We were unable to restart, drifting in narrow shallow water with a light head wind got the anchor down, and per a respected recommendation got a tow into the Holden Beach Yard that used to be "Hewitts" and is now a "Zimmerman". 

We (self and a 60 veteran of recreational marine industry who helped build Lioness) looked at the fuel system and found:

  • Fuel in Racor bowl was clean when viewed through glass
  • The gasket on the Racor had a cut in it, which Might explain the lack of fuel due to a vacuum leak
  • Replaced the gasket and filter, and were unable to get fuel to the injector Bleed port, but did see bubbles
  • Confirmed that the old manual shut off valve was not a factor, though the spring had fallen off. 

When the yard was able to get to look at Lioness, on Thursday following, they found the Shore power had become unplugged, (probably from pitching in boat wake) and the batteries dead.

Since that time: No joy in getting engine to start, they have done the following sequentially

  • Replaced Starting battery: while putting NOCO genius charger on house
  • confirmed shut off solenoid operating correctly 
  • Added 14 gal of fuel as tech thought it was empty (this is odd as that would suggest burning > 2 GPH while at a cruising RPM...) 
  • sent the injector pump to be rebuilt, while observing that the timing was way off 
  • re-installed injector pump 
  • diagnosed electric fuel pump as not putting out pressure
  • determined that the Replacement Racor was not getting fuel from tank
  • replaced electric fuel pump, and now diagnosed that fuel tank has sediment and water (though none previously seen in Racor bowl)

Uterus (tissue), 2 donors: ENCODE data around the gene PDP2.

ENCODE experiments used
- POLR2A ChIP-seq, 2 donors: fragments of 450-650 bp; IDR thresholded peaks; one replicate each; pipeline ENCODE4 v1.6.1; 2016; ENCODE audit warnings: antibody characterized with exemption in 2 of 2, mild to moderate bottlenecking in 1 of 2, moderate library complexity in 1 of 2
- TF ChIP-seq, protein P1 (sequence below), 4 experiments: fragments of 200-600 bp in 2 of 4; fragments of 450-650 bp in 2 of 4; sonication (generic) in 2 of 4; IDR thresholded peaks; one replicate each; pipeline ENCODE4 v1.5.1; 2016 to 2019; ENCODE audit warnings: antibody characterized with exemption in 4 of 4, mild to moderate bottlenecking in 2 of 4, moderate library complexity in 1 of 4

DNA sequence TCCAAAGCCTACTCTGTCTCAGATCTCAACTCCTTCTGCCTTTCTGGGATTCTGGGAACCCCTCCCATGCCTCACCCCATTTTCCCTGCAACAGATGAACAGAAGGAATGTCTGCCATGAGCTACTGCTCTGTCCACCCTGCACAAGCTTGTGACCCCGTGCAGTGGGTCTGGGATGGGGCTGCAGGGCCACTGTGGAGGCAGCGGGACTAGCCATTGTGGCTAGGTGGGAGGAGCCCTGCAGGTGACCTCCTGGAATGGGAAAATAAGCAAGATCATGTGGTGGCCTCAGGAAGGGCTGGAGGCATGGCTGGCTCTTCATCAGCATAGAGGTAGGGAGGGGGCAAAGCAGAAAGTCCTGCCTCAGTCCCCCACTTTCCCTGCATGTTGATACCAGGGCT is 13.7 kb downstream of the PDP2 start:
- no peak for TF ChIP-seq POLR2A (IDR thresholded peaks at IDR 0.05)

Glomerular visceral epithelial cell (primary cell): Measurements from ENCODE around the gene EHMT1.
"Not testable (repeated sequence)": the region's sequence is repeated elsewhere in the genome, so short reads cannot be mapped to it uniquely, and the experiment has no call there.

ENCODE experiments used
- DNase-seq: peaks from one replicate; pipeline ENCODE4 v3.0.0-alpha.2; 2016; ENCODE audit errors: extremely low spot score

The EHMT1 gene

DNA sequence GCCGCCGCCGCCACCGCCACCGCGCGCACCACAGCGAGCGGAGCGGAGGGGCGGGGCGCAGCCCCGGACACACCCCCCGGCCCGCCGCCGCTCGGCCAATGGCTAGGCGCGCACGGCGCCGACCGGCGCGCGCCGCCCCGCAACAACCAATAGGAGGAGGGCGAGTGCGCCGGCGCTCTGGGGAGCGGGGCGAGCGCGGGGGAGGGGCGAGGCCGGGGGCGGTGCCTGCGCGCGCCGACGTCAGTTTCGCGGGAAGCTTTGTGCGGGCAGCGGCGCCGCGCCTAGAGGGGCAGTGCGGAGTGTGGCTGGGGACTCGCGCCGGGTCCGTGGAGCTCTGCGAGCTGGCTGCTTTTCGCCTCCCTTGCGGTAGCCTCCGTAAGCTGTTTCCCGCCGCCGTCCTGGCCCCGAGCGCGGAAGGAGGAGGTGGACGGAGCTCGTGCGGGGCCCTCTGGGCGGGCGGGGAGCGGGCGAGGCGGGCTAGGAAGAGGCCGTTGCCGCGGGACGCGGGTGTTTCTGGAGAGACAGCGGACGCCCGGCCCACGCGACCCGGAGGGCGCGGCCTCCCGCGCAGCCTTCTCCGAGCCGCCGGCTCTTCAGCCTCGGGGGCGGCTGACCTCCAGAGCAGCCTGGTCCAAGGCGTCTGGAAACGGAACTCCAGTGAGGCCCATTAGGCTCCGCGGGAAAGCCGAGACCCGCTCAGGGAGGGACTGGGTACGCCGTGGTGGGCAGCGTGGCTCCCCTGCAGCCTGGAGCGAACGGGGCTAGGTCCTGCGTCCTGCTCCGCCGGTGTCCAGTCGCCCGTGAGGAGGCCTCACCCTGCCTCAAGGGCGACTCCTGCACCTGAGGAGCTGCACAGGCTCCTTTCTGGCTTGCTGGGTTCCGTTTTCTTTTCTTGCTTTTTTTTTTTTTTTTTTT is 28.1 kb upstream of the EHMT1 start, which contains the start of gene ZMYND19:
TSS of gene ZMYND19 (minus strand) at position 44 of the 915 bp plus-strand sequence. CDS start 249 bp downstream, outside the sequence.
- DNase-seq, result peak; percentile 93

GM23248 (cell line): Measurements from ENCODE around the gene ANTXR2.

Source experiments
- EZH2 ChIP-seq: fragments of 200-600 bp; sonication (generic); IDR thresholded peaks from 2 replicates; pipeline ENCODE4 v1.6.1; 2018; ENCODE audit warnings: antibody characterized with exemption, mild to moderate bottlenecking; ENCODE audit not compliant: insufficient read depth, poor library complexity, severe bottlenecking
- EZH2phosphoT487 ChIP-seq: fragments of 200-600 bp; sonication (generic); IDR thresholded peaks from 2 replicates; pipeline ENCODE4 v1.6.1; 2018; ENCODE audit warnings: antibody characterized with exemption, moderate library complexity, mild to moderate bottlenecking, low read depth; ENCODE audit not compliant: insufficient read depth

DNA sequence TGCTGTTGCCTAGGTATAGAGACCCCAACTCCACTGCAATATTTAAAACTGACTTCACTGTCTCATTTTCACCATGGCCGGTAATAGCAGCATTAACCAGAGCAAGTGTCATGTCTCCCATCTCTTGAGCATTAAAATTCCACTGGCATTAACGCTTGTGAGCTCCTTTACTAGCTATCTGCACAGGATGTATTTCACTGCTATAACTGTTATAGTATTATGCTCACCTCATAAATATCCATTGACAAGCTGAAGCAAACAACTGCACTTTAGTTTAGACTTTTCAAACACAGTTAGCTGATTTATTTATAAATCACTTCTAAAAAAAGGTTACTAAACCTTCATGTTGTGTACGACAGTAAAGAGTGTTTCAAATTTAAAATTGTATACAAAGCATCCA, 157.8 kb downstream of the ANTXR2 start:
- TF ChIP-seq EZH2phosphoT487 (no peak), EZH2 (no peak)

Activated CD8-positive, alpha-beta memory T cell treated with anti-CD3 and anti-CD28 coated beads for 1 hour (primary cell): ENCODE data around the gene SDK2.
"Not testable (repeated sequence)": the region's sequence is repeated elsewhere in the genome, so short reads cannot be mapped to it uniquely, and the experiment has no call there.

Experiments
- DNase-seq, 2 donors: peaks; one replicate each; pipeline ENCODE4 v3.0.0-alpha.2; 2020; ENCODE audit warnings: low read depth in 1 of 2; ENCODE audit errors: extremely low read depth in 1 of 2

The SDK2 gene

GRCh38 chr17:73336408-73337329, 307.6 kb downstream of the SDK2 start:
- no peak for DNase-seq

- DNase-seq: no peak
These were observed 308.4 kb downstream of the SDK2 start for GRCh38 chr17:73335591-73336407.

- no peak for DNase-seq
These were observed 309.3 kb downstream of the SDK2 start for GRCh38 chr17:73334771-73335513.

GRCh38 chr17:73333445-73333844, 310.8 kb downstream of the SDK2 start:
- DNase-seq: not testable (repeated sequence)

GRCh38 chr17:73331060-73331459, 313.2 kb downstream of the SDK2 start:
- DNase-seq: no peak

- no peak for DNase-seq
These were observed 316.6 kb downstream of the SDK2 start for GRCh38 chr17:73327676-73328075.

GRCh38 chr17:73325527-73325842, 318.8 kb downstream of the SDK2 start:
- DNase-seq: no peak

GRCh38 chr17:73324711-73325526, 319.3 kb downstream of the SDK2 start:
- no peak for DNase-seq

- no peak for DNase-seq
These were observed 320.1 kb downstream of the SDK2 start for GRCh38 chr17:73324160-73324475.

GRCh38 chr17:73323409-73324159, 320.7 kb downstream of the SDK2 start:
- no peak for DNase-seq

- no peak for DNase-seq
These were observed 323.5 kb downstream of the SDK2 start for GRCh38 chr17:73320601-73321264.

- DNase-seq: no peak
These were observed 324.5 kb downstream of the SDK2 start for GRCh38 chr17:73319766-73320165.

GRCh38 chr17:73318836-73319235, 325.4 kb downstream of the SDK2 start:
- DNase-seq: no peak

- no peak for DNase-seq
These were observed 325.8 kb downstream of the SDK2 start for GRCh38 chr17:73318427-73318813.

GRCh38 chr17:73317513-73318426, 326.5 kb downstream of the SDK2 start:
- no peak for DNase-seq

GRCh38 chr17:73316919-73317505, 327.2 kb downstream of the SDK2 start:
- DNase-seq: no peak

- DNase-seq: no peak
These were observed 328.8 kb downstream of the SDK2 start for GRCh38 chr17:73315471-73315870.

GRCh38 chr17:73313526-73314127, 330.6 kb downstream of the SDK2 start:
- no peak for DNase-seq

• Attempted to start engine on external fuel tank to remove question of internal fuel
  • Called Westerbeke to confirm 23 degree before TDC on cyl 1 as correct

Anyone have suggestions on something that may have been missed? 

When you say suddenly shut off, did it go from cruise rpm to zero near instantly (suggesting mechanical/engine timing type failure) or did it slow more gradually/sputter/shut down (suggesting fuel delivery issues)?

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5 hours ago, Crash said:

When you say suddenly shut off, did it go from cruise rpm to zero near instantly (suggesting mechanical/engine timing type failure) or did it slow more gradually/sputter/shut down (suggesting fuel delivery issues)?

Sudden as in on to off , as though I had switched the fuel “OFF” no starvation, or other symptoms. 

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That sounds like something mechanical broke to me as well.  Once had a timing pulley (on a car) fail at the key way, allowing pulley to rotate enough to let valves hit pistons while at highway speed.  Not trying to say that’s what it is in your case, but it sure sounds like mechanical failure lead to either timing issue or engine driven fuel pump/injector pump stoppage as a result

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Well, we have a solution: after the 2nd rebuild of the injector pump, the engine runs. 

A bit of smoking at first, but that cleared with 5 hours of steady running to get from Holden Beach to Little River via the AICW, pausing only twice to kedge in Shallotte inlet on a popup sandbar that was semi-marked with what appeared to be crab pot floats.